The Documents Of The Cairo Geniza As A Source For Mediterranean Social History
S. D. Goıteın, Altan Çeti̇n, Murat Keçi̇ş
Keywords: Mediterranean, Cairo, Geniza, The Documents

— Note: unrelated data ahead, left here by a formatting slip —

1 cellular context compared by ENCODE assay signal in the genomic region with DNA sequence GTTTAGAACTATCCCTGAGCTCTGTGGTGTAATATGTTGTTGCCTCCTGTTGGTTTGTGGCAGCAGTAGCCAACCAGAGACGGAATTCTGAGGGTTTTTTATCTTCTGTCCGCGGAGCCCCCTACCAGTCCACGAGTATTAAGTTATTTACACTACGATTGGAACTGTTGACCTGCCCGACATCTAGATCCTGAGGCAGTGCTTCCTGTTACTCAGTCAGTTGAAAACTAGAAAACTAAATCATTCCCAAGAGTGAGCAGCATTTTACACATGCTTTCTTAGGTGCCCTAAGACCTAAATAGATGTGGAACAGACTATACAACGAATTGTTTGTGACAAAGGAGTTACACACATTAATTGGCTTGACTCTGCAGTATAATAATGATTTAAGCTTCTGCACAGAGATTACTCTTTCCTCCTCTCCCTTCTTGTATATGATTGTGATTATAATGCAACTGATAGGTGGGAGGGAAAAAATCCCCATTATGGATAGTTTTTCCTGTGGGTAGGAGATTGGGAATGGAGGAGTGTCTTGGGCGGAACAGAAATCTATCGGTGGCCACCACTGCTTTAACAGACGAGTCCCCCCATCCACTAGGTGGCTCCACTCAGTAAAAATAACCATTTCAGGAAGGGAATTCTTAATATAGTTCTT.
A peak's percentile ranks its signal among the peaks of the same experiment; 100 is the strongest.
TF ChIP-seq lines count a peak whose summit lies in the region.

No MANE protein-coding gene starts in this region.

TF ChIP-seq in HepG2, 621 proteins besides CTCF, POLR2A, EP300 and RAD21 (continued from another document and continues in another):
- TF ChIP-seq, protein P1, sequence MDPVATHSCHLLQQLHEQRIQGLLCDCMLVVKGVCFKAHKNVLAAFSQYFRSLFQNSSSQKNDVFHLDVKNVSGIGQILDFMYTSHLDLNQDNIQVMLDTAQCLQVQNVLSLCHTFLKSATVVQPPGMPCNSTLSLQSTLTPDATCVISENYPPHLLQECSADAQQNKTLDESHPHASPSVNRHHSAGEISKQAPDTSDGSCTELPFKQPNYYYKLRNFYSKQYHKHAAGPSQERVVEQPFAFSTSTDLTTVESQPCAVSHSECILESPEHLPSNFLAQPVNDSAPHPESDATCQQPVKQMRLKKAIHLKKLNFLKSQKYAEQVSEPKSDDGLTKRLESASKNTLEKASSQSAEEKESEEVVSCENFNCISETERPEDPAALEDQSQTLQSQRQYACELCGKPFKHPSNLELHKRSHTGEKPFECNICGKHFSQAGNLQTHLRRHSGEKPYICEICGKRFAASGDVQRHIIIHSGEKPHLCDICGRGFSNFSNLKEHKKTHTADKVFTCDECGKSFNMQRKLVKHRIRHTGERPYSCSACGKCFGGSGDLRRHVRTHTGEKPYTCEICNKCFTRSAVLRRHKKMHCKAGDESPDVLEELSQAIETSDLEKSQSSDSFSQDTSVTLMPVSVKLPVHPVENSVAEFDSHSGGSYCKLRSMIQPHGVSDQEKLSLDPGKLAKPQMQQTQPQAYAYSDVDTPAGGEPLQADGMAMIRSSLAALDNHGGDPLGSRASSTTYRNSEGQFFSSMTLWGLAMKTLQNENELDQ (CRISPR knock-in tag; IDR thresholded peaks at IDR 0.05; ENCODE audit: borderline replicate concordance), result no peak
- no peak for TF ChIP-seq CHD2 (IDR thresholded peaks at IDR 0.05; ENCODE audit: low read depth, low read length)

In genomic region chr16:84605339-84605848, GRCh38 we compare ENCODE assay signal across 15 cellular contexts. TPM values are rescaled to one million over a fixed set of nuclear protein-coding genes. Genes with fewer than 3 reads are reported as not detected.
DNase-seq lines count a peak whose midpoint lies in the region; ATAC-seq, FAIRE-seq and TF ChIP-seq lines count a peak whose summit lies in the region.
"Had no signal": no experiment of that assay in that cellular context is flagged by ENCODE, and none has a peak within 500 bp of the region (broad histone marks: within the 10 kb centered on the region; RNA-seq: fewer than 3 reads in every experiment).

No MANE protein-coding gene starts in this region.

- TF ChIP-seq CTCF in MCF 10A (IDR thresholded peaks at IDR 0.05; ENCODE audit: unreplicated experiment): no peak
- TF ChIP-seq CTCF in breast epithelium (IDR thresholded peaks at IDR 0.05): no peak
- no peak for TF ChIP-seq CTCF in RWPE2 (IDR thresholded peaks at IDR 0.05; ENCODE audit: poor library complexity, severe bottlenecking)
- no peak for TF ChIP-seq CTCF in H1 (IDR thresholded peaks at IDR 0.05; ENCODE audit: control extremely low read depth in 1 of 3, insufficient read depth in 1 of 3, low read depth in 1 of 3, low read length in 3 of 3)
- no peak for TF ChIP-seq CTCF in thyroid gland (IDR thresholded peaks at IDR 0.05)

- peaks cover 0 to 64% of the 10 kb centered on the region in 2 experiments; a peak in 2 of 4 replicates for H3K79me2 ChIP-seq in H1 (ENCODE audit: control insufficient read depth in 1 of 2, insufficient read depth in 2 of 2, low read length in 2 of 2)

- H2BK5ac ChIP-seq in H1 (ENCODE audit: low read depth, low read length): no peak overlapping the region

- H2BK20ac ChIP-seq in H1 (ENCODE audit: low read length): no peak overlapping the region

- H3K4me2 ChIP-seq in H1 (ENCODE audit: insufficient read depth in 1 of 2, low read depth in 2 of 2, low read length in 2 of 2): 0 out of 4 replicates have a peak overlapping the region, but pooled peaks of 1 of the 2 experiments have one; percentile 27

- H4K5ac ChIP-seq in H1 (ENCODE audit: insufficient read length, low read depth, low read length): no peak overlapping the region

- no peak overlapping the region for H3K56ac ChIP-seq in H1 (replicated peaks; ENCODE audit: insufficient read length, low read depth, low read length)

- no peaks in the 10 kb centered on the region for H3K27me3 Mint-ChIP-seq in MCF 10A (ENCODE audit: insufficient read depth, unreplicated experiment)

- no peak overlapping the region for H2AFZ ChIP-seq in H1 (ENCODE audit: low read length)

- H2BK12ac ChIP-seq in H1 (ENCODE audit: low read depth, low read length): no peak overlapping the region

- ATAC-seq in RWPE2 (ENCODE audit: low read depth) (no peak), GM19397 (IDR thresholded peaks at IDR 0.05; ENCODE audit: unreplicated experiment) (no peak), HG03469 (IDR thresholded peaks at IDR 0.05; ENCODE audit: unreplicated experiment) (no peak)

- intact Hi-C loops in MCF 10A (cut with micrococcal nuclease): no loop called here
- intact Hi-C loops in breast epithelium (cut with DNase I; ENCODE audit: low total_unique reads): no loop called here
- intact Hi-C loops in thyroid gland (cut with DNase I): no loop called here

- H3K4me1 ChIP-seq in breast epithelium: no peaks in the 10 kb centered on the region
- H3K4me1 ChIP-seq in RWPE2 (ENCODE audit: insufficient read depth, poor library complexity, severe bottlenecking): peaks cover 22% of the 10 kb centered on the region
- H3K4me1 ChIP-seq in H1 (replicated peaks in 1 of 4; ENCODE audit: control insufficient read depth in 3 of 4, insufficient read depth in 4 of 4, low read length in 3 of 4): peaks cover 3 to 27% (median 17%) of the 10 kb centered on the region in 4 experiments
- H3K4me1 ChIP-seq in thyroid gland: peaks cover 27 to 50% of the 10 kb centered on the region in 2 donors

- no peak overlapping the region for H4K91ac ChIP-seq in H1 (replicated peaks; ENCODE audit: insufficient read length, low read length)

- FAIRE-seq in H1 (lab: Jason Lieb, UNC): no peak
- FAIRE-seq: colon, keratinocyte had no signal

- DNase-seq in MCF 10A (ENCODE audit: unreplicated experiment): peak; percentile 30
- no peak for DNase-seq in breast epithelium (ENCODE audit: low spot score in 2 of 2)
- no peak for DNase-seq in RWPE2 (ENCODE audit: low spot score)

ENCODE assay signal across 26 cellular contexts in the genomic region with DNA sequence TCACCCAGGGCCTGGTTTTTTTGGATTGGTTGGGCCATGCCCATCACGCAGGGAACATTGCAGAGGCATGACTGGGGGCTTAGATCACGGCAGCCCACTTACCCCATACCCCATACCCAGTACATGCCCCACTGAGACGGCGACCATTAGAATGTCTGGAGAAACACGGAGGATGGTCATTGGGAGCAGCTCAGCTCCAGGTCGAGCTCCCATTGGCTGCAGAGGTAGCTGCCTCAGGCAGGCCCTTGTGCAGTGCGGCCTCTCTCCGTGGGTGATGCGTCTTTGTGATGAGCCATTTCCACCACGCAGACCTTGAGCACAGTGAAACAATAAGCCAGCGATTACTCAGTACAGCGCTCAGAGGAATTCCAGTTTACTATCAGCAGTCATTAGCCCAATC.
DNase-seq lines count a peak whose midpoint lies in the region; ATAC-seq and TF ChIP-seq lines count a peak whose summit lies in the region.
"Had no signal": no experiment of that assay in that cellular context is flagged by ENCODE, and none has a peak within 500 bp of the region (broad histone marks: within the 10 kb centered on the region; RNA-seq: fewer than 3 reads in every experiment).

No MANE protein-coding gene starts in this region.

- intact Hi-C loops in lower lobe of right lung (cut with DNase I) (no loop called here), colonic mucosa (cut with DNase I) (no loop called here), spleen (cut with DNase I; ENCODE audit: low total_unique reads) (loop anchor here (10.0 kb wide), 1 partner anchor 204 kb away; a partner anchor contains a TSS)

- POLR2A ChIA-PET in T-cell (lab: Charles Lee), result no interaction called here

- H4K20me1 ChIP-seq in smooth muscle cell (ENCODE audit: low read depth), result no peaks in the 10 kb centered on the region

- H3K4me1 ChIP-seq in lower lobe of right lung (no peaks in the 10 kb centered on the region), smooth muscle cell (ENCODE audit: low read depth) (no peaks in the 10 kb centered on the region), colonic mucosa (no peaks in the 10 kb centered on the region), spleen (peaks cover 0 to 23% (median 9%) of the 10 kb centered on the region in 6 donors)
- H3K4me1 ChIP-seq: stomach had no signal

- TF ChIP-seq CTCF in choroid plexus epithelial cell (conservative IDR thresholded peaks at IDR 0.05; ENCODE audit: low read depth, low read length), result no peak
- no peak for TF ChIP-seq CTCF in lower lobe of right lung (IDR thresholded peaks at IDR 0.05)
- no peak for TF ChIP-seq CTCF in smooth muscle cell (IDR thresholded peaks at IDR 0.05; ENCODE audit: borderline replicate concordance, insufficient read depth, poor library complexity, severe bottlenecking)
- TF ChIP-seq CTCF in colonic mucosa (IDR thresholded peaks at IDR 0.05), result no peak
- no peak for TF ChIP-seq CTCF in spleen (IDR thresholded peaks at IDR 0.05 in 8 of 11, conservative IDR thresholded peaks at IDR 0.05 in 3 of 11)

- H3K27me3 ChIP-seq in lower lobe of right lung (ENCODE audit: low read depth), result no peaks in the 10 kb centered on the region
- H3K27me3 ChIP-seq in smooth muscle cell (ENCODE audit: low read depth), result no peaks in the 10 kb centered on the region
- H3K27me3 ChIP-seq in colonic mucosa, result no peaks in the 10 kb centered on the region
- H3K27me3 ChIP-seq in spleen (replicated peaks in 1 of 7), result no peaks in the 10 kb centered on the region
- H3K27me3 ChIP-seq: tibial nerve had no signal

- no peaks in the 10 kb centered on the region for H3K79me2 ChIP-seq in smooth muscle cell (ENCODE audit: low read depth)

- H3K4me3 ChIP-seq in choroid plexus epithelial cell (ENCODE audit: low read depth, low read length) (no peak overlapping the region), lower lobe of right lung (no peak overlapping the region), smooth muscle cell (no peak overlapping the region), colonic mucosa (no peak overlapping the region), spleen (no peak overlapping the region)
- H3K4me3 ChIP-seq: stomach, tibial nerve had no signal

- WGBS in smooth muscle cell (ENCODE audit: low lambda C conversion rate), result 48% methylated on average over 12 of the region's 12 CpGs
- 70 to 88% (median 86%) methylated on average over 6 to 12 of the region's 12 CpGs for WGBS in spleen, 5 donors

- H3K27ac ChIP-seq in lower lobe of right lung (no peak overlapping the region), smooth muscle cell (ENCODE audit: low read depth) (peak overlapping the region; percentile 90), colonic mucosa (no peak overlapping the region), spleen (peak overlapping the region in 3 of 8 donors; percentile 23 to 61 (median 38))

The students of the history of the Mediterranean countries during the High Middle Ages have often complained about the almost complete absence of archives in Muslim countries. In Europe, the church, the feudal lords, the cities, and the guilds kept their documents both as titles of right and for other purposes. Nothing of the kind is to be found in Muslim countries for that period. It is possible to reconstruct the main lines of political history and to a certain extent also the life of the ruling class with the help of literary sources, supplemented by archaeology, epigraphy, and numismatics, i.e. the study of extant buildings and utensils, inscriptions, and coins. However, social and economic history, especially of the middle and lower classes, can hardly be studied without the aid of documents, such as letters, deeds, or accounts actually emanating from people belonging to these classes. Under these circumstances it is most fortunate that a great treasure of documents, hailing from all over the Mediterranean countries, mainly from the eleventh through the thirteenth centuries, has been preserved in the socalled Cairo Geniza. In order to be in position to evaluate the Geniza papers as a source of social history, we have to form an idea about their nature and contents, and the localities, the times, and the social layers from which they come. The Geniza contains many hundreds of documents written in a beautiful Hebrew, as it was known from contemporary literary sources. Most of this material has been published and used for historical research. However, the vast majority of the Geniza papers, namely most of the private letters and legal deeds, and all business letters and bills were written in Arabic, and of course not in literary, but in living Arabic, which varied according to the country, the century, and the social layer from which they came. The majority of the Geniza documents, sixty years after their transfer to European and American libraries, still have remained unpublished. For the same reason, it is not surprising that when their systematic study was taken up again of late, quite a number of unexpected findings were reached.